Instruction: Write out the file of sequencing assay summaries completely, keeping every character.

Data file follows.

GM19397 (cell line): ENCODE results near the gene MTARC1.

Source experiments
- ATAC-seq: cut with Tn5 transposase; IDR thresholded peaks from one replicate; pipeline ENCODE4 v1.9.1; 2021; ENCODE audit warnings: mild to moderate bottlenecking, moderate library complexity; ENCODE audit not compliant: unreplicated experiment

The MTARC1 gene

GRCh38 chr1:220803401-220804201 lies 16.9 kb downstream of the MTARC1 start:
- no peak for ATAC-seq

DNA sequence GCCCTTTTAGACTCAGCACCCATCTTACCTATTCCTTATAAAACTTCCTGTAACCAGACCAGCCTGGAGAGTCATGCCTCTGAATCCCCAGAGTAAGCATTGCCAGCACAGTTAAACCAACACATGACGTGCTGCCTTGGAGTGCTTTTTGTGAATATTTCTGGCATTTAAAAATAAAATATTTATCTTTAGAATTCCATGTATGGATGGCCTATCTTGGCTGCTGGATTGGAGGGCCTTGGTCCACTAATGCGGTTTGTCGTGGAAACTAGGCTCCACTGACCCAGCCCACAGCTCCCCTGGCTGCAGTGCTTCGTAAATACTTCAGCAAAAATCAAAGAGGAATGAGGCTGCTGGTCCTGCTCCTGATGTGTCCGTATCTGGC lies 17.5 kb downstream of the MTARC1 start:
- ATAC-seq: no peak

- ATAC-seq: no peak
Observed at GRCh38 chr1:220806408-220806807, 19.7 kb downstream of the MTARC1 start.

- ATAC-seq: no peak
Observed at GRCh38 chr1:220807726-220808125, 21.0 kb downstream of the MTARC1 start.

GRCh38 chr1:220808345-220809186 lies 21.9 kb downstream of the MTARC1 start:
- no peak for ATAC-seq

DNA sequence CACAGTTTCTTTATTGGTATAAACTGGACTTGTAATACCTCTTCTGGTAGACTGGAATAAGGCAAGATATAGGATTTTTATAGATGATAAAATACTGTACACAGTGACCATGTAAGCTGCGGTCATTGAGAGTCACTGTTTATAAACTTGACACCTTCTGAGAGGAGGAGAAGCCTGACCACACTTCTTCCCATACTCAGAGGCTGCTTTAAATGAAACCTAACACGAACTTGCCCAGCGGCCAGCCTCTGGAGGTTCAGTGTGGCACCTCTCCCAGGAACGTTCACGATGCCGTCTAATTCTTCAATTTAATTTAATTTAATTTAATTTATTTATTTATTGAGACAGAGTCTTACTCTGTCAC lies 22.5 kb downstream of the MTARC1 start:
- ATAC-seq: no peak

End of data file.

GM19397 (cell line): ENCODE results near the gene MTARC1.

Source experiments
- ATAC-seq: cut with Tn5 transposase; IDR thresholded peaks from one replicate; pipeline ENCODE4 v1.9.1; 2021; ENCODE audit warnings: mild to moderate bottlenecking, moderate library complexity; ENCODE audit not compliant: unreplicated experiment

The MTARC1 gene

GRCh38 chr1:220803401-220804201 lies 16.9 kb downstream of the MTARC1 start:
- no peak for ATAC-seq

DNA sequence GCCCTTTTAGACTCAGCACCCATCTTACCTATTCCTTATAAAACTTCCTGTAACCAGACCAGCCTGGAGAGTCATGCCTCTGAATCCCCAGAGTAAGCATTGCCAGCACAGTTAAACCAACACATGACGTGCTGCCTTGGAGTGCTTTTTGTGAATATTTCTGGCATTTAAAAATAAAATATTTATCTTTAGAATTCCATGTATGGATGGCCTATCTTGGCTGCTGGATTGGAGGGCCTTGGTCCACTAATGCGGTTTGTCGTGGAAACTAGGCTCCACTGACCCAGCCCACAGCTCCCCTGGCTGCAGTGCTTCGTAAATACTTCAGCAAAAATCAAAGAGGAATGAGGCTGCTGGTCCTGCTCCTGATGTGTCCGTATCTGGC lies 17.5 kb downstream of the MTARC1 start:
- ATAC-seq: no peak

- ATAC-seq: no peak
Observed at GRCh38 chr1:220806408-220806807, 19.7 kb downstream of the MTARC1 start.

- ATAC-seq: no peak
Observed at GRCh38 chr1:220807726-220808125, 21.0 kb downstream of the MTARC1 start.

GRCh38 chr1:220808345-220809186 lies 21.9 kb downstream of the MTARC1 start:
- no peak for ATAC-seq

DNA sequence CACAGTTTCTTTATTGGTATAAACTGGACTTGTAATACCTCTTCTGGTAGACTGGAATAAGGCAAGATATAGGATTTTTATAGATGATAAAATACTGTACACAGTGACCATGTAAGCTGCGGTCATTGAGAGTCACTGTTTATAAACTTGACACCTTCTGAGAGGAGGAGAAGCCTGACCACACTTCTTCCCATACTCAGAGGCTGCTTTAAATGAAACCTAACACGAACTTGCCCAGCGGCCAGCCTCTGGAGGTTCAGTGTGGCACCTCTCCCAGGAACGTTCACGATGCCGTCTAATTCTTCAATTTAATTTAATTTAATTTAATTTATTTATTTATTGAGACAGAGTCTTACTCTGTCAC lies 22.5 kb downstream of the MTARC1 start:
- ATAC-seq: no peak